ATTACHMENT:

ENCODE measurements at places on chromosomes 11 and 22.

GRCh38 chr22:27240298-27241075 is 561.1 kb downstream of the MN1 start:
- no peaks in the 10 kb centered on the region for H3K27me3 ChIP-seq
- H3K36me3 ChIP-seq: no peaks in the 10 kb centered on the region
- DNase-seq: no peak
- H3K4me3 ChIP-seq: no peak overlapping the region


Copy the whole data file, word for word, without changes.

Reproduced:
ENCODE measurements at places on chromosomes 11 and 22.

GRCh38 chr22:27240298-27241075 is 561.1 kb downstream of the MN1 start:
- no peaks in the 10 kb centered on the region for H3K27me3 ChIP-seq
- H3K36me3 ChIP-seq: no peaks in the 10 kb centered on the region
- DNase-seq: no peak
- H3K4me3 ChIP-seq: no peak overlapping the region